Details Emerge on SEPTA Silverliner V Defect

According to a rail riders' advocate, the defect that took the entire Silverliner V fleet out of service was found in the rail cars' wheel assemblies. He also offered informed speculation on what Tuesday morning's commute will look like.

All 120 of SEPTA's Silverliner V Regional Rail cars have been removed from service due to a "serious structural defect." | Photo by O484~enwiki from Wikimedia Commons, licensed under CC-BY-SA-4.0

All 120 of SEPTA’s Silverliner V Regional Rail cars have been removed from service for inspection and repair due to a “serious structural defect” in the cars’ wheel assemblies. | Photo by O484~enwiki from Wikimedia Commons, licensed under CC-BY-SA-4.0


Earlier this afternoon, SEPTA announced that all 120 of its Silverliner V Regional Rail cars had been removed from service due to a “serious structural defect.”

More information is now available about the nature of the defect.

Matthew Mitchell, vice president and commuter rail committee chair of the Delaware Valley Association of Railroad Passengers, said he had been briefed by SEPTA officials about the nature of the defect.

While he was unable to name a specific part, he said that the problem arose in the car’s trucks — the term used to describe the two-axle pivoting wheel assemblies at each end of the car. SEPTA first discovered the problem Friday evening, he continued, and ordered an urgent inspection of all the cars in the fleet after finding it. When the inspectors determined that only a small fraction of the Silverliner Vs would pass the inspection, agency brass made the decision to pull the entire fleet from service.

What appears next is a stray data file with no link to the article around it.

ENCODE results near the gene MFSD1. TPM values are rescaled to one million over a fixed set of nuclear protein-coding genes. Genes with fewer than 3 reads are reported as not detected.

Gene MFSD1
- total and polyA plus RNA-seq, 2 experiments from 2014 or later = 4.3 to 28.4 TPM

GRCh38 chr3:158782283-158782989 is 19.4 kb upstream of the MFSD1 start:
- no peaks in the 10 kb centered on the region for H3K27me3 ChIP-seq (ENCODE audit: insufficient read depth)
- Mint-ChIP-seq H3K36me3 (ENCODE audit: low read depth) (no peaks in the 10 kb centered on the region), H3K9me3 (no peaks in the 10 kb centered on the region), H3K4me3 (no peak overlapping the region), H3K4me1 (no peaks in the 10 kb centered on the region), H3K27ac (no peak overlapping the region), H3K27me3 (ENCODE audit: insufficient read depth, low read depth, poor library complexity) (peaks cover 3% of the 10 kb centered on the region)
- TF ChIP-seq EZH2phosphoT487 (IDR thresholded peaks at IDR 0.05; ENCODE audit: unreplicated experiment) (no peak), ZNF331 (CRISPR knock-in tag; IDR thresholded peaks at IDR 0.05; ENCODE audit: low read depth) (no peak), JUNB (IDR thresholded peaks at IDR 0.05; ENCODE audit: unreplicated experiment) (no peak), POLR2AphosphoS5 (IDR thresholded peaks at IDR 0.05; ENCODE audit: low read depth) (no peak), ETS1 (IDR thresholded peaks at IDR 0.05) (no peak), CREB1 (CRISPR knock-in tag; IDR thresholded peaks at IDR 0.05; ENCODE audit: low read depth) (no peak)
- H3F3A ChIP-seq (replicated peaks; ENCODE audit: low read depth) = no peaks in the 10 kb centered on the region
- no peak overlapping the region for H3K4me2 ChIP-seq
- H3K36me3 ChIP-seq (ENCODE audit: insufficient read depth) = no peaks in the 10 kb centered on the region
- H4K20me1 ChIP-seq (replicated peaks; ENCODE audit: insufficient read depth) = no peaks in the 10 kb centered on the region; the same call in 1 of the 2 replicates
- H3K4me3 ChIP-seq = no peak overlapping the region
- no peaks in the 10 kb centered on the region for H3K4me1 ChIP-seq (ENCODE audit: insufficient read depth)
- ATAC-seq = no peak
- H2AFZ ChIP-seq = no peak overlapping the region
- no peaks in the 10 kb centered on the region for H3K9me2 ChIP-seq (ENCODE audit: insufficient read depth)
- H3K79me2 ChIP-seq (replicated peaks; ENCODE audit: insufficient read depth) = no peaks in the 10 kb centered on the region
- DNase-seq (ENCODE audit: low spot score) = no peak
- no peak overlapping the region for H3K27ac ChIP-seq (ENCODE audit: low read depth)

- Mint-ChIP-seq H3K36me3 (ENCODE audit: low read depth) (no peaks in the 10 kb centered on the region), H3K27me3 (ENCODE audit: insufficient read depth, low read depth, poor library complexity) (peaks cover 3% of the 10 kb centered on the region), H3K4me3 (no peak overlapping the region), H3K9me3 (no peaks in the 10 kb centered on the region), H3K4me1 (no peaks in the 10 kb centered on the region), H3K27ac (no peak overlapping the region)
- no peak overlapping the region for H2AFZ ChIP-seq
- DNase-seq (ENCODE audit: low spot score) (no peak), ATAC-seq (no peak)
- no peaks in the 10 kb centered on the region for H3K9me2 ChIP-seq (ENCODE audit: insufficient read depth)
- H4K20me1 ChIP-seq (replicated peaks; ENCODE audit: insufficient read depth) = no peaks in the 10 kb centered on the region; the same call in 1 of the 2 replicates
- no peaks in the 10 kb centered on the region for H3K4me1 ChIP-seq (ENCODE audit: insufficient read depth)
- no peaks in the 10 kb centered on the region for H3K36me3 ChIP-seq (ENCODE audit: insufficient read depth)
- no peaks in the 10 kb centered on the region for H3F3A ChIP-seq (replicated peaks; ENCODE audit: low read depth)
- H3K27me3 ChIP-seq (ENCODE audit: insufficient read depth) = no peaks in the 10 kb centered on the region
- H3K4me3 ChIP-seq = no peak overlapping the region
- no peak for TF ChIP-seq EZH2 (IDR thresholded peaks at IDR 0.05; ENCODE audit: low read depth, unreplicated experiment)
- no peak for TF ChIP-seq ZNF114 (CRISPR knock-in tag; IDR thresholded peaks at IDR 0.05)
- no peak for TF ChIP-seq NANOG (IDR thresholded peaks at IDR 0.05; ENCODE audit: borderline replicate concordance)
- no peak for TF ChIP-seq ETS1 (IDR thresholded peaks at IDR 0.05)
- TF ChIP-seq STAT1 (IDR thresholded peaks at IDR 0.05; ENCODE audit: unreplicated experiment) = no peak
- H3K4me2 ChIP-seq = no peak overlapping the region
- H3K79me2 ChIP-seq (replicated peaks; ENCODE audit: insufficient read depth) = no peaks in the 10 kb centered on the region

SEPTA does have a small supply of replacement parts on hand to make the required repairs, but not enough to fix more than a few of the cars in the fleet. Most of the needed parts will have to be manufactured, Mitchell said, and as a result, “it will be weeks” before any trains can be returned to service, and “things won’t get completely back to normal until the end of the summer. But if there’s a ‘good’ time to have this kind of problem, the summer is it.”

Mitchell noted that the trucks were not manufactured by Hyundai Rotem but by a third party.

While SEPTA officials are still putting together the alternate service plan that will go into effect Tuesday, Mitchell offered some informed speculation on what is likely to happen. “The starting point for this schedule,” he said, “will be the enhanced Saturday schedule they use during weather emergencies.” This Saturday schedule includes additional trains on select lines, most notably the Wilmington/Newark line.

But as one-third of the Regional Rail fleet will be out of service at a time when ridership continues to rise and “some lines are stretched beyond capacity,” he said, there will be some cutbacks even after accounting for the seasonal dip in ridership. He predicted that some shorter lines would be replaced by shuttle buses, with “bustitution” just about certain on the very short, lightly patronized Cynwyd line. Some other shorter lines with good transportation alternatives nearby, such as the Fox Chase and Chestnut Hill East lines, might also be suspended in favor of shuttle buses, and some stations on heavily traveled lines that have alternate service near them might be bypassed.

He also said that SEPTA General Manager Jeff Knueppel and Assistant General Manager for Customer Service Kim Scott Heinle are talking to Amtrak officials about the possibility of adding extra stops to Keystone Service trains to accommodate some Paoli/Thorndale Line commuters. Should that happen, there’s an outside chance that Amtrak will honor TrailPasses, but the railroad will not accept single-ride tickets.

Mitchell’s advice to riders: “Know what your alternatives will be and be ready to take them, especially if you live closer to the city. Also, ask your employer if they can offer flex time or other commuting options, for the more that people can commute outside rush hour, the better.”

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